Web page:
Thursday, August 6, 2015

Logical Disproof of God

It is good to have true beliefs that reflect reality and toward that purpose let's perform a simple yet plausible thought experiment. Suppose we have a newborn fawn in a forest and a forest fire sweeps by and leaves the fawn severely burned but still alive. The fawn lays there for three days in excruciating pain before finally dying.
If there is an all knowing God, He/She was aware of the suffering fawn.
If that God was all powerful, then He/She was also able to stop the fawn's suffering.
The fact that the fawn suffered for three days proves that this all knowing, all powerful God either does not exist or doesn't care about the suffering of the fawn.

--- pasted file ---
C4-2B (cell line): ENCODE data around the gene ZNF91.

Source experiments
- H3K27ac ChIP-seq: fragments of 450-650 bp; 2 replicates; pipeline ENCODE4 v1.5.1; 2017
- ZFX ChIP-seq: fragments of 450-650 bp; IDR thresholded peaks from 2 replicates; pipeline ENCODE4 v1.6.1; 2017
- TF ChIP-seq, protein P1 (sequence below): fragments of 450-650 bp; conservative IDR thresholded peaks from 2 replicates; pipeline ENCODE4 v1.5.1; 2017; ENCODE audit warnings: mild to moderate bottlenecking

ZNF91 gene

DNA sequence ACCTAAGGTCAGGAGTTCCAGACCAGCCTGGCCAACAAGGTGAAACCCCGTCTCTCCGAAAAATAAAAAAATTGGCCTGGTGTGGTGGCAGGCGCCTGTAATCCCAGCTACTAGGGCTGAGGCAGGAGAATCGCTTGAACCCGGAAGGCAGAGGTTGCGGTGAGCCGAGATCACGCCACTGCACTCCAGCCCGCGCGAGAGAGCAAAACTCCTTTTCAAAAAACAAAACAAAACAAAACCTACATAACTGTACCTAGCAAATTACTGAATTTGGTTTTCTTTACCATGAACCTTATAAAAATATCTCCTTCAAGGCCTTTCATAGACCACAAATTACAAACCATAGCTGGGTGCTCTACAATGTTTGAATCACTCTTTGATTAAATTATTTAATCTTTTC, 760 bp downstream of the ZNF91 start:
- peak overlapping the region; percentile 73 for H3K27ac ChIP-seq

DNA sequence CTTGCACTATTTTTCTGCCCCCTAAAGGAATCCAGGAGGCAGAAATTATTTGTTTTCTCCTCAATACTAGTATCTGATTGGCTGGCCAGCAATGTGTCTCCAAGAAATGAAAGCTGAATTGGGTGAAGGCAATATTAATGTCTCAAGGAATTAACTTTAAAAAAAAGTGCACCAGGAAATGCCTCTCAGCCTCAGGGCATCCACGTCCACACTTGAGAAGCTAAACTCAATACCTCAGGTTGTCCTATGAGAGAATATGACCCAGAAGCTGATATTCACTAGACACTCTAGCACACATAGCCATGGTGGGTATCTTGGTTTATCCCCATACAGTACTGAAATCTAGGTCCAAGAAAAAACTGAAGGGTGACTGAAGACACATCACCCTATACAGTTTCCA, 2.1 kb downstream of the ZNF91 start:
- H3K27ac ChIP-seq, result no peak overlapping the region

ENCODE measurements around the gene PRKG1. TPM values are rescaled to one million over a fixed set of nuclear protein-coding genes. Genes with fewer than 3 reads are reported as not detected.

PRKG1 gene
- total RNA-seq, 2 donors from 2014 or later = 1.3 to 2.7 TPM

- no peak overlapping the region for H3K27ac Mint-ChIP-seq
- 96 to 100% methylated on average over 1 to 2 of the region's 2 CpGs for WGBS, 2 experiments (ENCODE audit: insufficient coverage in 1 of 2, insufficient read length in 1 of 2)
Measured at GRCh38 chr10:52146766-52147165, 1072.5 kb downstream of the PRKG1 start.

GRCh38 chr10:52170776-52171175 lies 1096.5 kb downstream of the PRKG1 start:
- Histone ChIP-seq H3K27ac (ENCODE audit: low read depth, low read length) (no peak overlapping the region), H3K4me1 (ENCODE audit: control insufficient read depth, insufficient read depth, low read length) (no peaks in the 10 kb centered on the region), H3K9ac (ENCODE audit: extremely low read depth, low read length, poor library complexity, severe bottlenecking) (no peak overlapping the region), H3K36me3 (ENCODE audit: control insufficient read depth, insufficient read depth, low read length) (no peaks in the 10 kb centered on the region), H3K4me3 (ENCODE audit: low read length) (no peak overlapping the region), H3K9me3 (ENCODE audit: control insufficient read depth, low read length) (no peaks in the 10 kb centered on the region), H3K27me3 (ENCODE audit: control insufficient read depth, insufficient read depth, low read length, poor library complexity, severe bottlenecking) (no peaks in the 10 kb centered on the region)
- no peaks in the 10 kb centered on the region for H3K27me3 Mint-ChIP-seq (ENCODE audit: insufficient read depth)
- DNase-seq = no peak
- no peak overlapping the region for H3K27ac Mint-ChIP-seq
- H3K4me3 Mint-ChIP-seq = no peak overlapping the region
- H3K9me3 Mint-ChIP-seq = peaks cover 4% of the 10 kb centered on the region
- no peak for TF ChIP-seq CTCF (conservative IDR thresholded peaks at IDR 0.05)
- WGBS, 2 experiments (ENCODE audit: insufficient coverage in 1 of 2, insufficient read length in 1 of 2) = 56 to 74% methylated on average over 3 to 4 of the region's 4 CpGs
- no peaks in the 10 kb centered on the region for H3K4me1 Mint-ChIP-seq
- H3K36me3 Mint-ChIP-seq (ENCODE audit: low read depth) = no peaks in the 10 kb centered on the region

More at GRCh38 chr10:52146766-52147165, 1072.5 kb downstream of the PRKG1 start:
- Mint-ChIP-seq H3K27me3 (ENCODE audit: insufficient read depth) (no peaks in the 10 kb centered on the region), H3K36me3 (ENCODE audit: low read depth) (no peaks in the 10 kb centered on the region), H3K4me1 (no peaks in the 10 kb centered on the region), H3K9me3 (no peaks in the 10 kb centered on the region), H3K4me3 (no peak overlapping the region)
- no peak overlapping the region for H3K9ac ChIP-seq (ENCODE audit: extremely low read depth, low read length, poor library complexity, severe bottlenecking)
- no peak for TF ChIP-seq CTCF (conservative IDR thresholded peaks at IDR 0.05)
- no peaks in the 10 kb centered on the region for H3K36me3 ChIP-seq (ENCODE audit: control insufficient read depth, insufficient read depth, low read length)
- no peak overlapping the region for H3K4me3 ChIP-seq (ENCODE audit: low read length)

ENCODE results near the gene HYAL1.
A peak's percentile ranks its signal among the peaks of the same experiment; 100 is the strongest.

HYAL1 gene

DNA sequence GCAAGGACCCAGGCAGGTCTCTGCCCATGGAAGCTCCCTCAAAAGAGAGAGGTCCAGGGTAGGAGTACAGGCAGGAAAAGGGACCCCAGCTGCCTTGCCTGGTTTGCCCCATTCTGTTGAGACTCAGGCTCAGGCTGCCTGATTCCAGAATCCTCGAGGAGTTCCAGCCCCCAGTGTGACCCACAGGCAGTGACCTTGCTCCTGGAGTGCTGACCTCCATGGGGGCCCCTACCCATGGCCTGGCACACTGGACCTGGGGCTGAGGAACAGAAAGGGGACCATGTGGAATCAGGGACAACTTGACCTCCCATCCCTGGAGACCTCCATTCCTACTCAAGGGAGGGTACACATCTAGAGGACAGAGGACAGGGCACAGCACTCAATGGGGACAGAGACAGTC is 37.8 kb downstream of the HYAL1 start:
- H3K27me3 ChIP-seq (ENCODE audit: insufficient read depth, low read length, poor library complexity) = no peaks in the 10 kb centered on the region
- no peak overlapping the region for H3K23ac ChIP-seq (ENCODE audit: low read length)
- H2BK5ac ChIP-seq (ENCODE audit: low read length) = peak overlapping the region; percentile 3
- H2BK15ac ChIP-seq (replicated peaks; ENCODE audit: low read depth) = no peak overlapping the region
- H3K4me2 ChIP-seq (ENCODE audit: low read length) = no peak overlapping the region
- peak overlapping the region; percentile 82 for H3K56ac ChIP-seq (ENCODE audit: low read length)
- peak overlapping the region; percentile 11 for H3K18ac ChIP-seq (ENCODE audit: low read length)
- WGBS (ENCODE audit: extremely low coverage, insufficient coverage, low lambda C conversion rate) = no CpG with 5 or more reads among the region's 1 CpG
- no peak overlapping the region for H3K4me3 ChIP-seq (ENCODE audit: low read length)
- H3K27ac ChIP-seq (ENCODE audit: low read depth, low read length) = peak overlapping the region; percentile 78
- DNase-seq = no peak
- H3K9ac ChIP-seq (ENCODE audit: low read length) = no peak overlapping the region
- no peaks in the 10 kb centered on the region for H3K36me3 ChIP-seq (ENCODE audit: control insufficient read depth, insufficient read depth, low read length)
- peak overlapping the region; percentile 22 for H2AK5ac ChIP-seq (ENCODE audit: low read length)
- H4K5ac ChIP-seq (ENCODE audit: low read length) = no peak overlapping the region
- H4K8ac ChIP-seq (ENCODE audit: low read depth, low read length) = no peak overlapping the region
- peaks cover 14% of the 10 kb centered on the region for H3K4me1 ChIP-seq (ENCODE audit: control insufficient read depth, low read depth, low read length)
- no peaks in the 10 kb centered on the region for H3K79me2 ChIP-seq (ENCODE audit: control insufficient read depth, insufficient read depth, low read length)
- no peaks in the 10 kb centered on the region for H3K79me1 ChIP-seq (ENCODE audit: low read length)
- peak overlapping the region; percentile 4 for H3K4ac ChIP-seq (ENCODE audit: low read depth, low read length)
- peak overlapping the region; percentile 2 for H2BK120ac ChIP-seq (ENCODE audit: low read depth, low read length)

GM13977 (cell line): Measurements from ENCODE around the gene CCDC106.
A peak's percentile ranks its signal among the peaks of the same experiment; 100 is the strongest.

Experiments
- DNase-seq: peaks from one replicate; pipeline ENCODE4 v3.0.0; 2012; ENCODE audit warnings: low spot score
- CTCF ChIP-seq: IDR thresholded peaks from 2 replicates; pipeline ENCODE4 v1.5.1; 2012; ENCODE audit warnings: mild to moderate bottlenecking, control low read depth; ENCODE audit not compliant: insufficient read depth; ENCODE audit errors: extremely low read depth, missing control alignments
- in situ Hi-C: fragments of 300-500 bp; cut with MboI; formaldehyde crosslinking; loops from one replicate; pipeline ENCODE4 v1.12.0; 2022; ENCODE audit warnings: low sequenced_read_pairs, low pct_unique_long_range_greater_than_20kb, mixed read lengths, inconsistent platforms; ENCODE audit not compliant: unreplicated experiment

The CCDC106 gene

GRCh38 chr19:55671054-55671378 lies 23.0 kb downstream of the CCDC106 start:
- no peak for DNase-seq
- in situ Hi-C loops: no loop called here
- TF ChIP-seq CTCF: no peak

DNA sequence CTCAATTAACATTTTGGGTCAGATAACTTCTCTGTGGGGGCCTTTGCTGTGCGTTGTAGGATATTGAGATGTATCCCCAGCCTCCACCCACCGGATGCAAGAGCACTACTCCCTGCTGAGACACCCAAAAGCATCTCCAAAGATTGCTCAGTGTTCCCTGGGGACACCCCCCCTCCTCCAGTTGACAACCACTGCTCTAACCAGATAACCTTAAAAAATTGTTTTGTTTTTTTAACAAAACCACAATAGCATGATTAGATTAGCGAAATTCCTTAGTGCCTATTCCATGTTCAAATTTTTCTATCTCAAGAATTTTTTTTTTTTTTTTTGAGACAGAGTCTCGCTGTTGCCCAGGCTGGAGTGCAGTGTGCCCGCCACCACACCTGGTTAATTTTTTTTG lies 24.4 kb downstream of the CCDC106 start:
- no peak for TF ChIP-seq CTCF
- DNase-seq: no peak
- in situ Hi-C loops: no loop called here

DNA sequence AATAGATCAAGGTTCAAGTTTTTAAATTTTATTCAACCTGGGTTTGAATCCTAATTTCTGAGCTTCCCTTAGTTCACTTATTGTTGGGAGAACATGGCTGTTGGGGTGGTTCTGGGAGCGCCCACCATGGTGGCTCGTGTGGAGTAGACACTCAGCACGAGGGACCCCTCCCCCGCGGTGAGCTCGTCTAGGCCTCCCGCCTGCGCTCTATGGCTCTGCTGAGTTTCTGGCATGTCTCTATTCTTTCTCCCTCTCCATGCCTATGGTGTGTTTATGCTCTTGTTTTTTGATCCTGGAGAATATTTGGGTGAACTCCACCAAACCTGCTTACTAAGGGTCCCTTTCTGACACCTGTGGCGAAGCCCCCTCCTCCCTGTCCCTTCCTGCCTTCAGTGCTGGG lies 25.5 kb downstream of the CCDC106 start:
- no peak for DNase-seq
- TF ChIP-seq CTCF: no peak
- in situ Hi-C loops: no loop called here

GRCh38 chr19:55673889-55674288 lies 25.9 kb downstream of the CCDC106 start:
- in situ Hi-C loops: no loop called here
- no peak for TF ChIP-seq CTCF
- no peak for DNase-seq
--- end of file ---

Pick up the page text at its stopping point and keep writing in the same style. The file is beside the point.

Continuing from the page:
This is a logical disproof of God that has been around in one form or another since the early Greek philosophers. Theists have no answer to this logical disproof of God. They just ignore it and hope no one brings it up or spout something about God having some hidden purpose. There is no purpose served by the fawn suffering. Rene Descartes, the 17th century French philosopher, provided the only logical counter to this line of reasoning when he argued that animals must not actually feel pain. They just appear to feel pain but not really. So when you accidentally step on your dog's tail and he lets out a yelp, he didn't really feel it and if you can convince yourself of that, then the disproof of God as outlined above is invalid since the fawn really wasn't suffering. But we all know that the fawn lying there crying out in excruciating agony does indeed feel pain. If there was an all-knowing, all-powerful, all-good God, the fawn's suffering simply would not happen.

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